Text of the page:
Ending (or at Least Ameliorating) Phone Phobia

September 24, 2009 at 4:39 am | Posted in Dealing with Depression, Sociability | 1 Comment

It's for you.

It's for you.

If you’re like me (that is, bipolar or depressive), you probably put up with a certain amount of social isolation. While people-seeking and pressured speech (i.e., extreme chattiness) are symptoms of mania, most bipolar people fight depression — and tend to withdraw socially — much of the time.

Taking a page from cognitive therapy, I thought I’d review some of the thoughts that go through my head my head when I’m avoiding social contact and try to come up with more positive, realistic ideas. Remember that when I say “you,” I’m pretty much talking to myself — please feel free to leave your tips and ideas in the comments section.

When the phone rings or I contemplate making a call, I think the following:

1. I don’t have anything interesting to say. However, the other person may. She may need your empathy and compassion, she may have good news to share, or she may just need a friendly voice. You don’t need to entertain, or even talk much, in order to communicate with people. You may meet your own needs by listening and thereby helping a friend.

2. I complain so much about my depression, and this person can always tell when I’m depressed, so when she asks how I am, I’ll have to tell the truth and, yes, complain. Your friends may not like it when you complain, and they may occasionally chafe at it, but they love you and put up with your oddities much as you put up with theirs.

3. This person never responds to my complaints in the ideal way. Perhaps he minimizes them (“It can’t be that bad!”), gives unhelpful advice (“You need to get out of the house”), or launches into his own set of complaints (“Life is rough. At work today…”). As your therapist is always saying, you can’t expect a perfect response to much of anything you say; it’s not realistic to grumble in the hopes of getting the perfect response. Your complaints may irritate your friends and family. They may be angry, worried, or bored. And if someone is consistently unhelpful, you can say (avoiding a plaintive tone), “Sometimes I just need you to listen and say, ‘Wow, that really sucks. I’m sorry to hear that you’re not feeling well,’ and then change the subject.” In other words, you can ask for what you would find helpful.

4. She won’t understand. Actually, I’m always surprised at how well my friends understand and relate to my distress. Yes, my depression has some nasty bipolar features and is extreme at times, but many of my friends have felt some level of depression, and they understand pretty well.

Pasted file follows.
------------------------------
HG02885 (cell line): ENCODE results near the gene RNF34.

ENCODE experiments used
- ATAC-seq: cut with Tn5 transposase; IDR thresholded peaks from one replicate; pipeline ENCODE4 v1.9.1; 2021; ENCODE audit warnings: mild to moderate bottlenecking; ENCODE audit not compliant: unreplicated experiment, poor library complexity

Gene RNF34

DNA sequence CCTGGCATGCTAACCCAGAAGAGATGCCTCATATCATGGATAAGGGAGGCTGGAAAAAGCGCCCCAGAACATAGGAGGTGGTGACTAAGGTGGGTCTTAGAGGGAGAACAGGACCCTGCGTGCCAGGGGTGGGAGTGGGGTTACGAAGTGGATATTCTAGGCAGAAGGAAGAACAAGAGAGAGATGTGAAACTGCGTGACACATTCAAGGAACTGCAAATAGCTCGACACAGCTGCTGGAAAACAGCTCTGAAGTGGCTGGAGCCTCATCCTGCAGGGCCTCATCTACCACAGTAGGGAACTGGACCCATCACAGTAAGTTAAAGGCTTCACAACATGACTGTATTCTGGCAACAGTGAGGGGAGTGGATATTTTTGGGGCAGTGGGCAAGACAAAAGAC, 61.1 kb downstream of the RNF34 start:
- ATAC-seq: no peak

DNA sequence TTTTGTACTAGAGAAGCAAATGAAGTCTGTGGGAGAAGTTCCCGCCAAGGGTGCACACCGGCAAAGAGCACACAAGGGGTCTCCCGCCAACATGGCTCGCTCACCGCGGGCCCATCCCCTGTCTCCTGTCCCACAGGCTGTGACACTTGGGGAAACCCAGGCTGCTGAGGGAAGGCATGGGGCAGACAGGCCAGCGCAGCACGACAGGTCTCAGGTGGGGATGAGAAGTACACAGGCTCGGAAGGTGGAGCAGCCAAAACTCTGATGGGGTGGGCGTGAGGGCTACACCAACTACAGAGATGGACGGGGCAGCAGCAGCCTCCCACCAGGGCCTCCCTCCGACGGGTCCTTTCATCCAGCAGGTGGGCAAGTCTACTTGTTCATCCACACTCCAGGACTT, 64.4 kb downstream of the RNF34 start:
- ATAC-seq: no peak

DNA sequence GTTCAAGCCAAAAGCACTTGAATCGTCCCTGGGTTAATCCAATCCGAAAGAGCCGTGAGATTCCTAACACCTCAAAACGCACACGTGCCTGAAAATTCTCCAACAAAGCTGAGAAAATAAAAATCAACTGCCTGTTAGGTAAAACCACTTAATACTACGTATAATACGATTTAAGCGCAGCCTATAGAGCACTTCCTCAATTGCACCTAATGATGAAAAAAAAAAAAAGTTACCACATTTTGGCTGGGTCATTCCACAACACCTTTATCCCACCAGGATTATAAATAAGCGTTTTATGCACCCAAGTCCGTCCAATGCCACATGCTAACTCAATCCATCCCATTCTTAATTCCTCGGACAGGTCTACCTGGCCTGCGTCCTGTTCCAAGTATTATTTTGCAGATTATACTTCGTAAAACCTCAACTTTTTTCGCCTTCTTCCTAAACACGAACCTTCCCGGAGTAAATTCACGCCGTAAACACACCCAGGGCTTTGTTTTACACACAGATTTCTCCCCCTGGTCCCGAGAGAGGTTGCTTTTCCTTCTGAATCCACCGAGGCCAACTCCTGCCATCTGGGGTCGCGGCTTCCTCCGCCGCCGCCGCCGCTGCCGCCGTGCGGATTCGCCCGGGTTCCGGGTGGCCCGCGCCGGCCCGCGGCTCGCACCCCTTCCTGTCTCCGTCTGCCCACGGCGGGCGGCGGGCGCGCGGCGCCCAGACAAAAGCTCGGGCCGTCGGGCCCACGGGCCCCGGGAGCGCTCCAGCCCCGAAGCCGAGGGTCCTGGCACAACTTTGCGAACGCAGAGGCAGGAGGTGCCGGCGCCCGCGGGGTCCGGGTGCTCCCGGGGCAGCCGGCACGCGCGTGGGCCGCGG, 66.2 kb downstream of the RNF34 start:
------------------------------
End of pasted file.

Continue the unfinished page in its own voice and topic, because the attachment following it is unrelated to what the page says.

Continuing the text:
5. It will distress him to know that I’m depressed. It will probably be even more distressing if he can’t get in touch. Chances are, he knows darn well that you’re down when you avoid the phone, so he’ll start to worry if you disappear for any length of time.

6. There’s such chaos in my head — I can’t possibly have a rational conversation right now. Sometimes this is true. More often, though, interacting with others forces you to organize your thoughts and turn your attention outward. This is all to the good.

7. I don’t know this person very well, and I can’t put on a social mask right now. How much you should reveal to a new friend is a delicate question, certainly. It’s not appropriate to dump on someone who you hardly know; not only will it alarm the other person, but you need to know that someone is worthy of your confidence before you launch into a description of your nuttiness. So this one can be a legitimate objection. However, if you hope to develop a close friendship with someone, then you might want to pick up and start sharing a bit.

8. After a long day at work of trying to normal, I can’t do it for another hour. I need to decompress. This is a toughie for me. My job can be awfully demanding (it was yesterday, certainly), and by the end of the day I do feel ready to collapse into sleep. I typically write off Monday and Tuesday afternoons — for some reason, I’m just whipped early in the week. I think everyone struggles with this issue, though, bipolar or not. Remember that just like everyone else, you need a life outside of work to keep your sanity and balance, and to ward off further isolation. You need to make the effort whenever you can.

9. I don’t recognize that number. It will be bad news, and that will just upset me further. This reflects remarkable faith in your psychic ability. In fact, when I get a call from a strange number, it’s positive or neutral 90% of the time.

10. Christ, who the hell is it now? Why can’t people just leave me alone? This is just reflexive negativity; I often swear when I first hear the phone ringing, even if I’m feeling lonely and could use a friendly voice. For this one, I just try to remember all of the times when a phone call ended up relieving stress rather than heightening it.

So those are my suggestions. Answer that phone; even try making a call. And if it’s me calling, you should definitely pick up.

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  1. I think I’m quite a bit like you. I swear when the phone rings, too. I don’t know why I still do that. Many years ago I was a telephone information clerk for Blue Shield Insurance and most of the calls presented problems. I haven’t liked talking on the phone since then even though most of my current calls are from friends and family. I think your suggestions are good ones and I’m going to try to be more positive about the phone.


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